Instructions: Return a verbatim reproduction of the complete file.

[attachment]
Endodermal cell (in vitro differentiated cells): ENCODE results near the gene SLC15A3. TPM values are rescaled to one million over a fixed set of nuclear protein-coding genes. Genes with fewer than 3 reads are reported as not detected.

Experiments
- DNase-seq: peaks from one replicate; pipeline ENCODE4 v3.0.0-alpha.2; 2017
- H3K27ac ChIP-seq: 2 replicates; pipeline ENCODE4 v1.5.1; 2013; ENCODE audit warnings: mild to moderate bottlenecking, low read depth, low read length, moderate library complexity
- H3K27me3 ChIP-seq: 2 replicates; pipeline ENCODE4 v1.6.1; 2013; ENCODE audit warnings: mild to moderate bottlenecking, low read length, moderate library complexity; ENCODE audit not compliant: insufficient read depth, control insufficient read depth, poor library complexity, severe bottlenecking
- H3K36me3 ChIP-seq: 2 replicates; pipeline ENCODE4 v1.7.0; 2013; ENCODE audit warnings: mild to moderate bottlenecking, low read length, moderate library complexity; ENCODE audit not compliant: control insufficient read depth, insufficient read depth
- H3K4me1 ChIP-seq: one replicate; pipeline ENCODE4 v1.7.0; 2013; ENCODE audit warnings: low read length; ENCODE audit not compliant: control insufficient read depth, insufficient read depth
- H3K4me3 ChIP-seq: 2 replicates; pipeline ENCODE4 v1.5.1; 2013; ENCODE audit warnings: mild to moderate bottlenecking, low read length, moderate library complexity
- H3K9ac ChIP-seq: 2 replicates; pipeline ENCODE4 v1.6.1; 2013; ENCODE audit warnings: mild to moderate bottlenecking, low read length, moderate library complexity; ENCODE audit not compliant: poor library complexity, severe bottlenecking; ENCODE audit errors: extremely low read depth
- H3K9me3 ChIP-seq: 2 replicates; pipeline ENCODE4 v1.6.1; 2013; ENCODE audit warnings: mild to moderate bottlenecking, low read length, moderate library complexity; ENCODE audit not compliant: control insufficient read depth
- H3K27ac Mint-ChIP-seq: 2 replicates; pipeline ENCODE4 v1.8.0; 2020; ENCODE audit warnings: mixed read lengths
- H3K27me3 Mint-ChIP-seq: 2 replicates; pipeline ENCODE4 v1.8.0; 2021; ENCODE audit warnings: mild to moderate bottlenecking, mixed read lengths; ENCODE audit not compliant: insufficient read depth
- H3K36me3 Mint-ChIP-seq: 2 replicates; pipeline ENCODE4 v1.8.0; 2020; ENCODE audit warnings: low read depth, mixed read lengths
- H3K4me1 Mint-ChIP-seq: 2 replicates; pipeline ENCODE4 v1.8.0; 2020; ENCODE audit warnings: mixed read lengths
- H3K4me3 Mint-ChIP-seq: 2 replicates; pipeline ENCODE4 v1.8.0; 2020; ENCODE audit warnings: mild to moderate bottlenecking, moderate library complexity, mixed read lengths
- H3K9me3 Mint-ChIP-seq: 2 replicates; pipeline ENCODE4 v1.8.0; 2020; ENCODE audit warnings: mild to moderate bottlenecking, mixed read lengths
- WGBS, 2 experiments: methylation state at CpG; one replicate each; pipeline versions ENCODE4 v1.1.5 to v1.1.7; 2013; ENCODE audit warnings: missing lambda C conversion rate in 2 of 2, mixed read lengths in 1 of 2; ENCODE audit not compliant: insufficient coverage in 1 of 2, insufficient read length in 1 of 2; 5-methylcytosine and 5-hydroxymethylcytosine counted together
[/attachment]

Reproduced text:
Endodermal cell (in vitro differentiated cells): ENCODE results near the gene SLC15A3. TPM values are rescaled to one million over a fixed set of nuclear protein-coding genes. Genes with fewer than 3 reads are reported as not detected.

Experiments
- DNase-seq: peaks from one replicate; pipeline ENCODE4 v3.0.0-alpha.2; 2017
- H3K27ac ChIP-seq: 2 replicates; pipeline ENCODE4 v1.5.1; 2013; ENCODE audit warnings: mild to moderate bottlenecking, low read depth, low read length, moderate library complexity
- H3K27me3 ChIP-seq: 2 replicates; pipeline ENCODE4 v1.6.1; 2013; ENCODE audit warnings: mild to moderate bottlenecking, low read length, moderate library complexity; ENCODE audit not compliant: insufficient read depth, control insufficient read depth, poor library complexity, severe bottlenecking
- H3K36me3 ChIP-seq: 2 replicates; pipeline ENCODE4 v1.7.0; 2013; ENCODE audit warnings: mild to moderate bottlenecking, low read length, moderate library complexity; ENCODE audit not compliant: control insufficient read depth, insufficient read depth
- H3K4me1 ChIP-seq: one replicate; pipeline ENCODE4 v1.7.0; 2013; ENCODE audit warnings: low read length; ENCODE audit not compliant: control insufficient read depth, insufficient read depth
- H3K4me3 ChIP-seq: 2 replicates; pipeline ENCODE4 v1.5.1; 2013; ENCODE audit warnings: mild to moderate bottlenecking, low read length, moderate library complexity
- H3K9ac ChIP-seq: 2 replicates; pipeline ENCODE4 v1.6.1; 2013; ENCODE audit warnings: mild to moderate bottlenecking, low read length, moderate library complexity; ENCODE audit not compliant: poor library complexity, severe bottlenecking; ENCODE audit errors: extremely low read depth
- H3K9me3 ChIP-seq: 2 replicates; pipeline ENCODE4 v1.6.1; 2013; ENCODE audit warnings: mild to moderate bottlenecking, low read length, moderate library complexity; ENCODE audit not compliant: control insufficient read depth
- H3K27ac Mint-ChIP-seq: 2 replicates; pipeline ENCODE4 v1.8.0; 2020; ENCODE audit warnings: mixed read lengths
- H3K27me3 Mint-ChIP-seq: 2 replicates; pipeline ENCODE4 v1.8.0; 2021; ENCODE audit warnings: mild to moderate bottlenecking, mixed read lengths; ENCODE audit not compliant: insufficient read depth
- H3K36me3 Mint-ChIP-seq: 2 replicates; pipeline ENCODE4 v1.8.0; 2020; ENCODE audit warnings: low read depth, mixed read lengths
- H3K4me1 Mint-ChIP-seq: 2 replicates; pipeline ENCODE4 v1.8.0; 2020; ENCODE audit warnings: mixed read lengths
- H3K4me3 Mint-ChIP-seq: 2 replicates; pipeline ENCODE4 v1.8.0; 2020; ENCODE audit warnings: mild to moderate bottlenecking, moderate library complexity, mixed read lengths
- H3K9me3 Mint-ChIP-seq: 2 replicates; pipeline ENCODE4 v1.8.0; 2020; ENCODE audit warnings: mild to moderate bottlenecking, mixed read lengths
- WGBS, 2 experiments: methylation state at CpG; one replicate each; pipeline versions ENCODE4 v1.1.5 to v1.1.7; 2013; ENCODE audit warnings: missing lambda C conversion rate in 2 of 2, mixed read lengths in 1 of 2; ENCODE audit not compliant: insufficient coverage in 1 of 2, insufficient read length in 1 of 2; 5-methylcytosine and 5-hydroxymethylcytosine counted together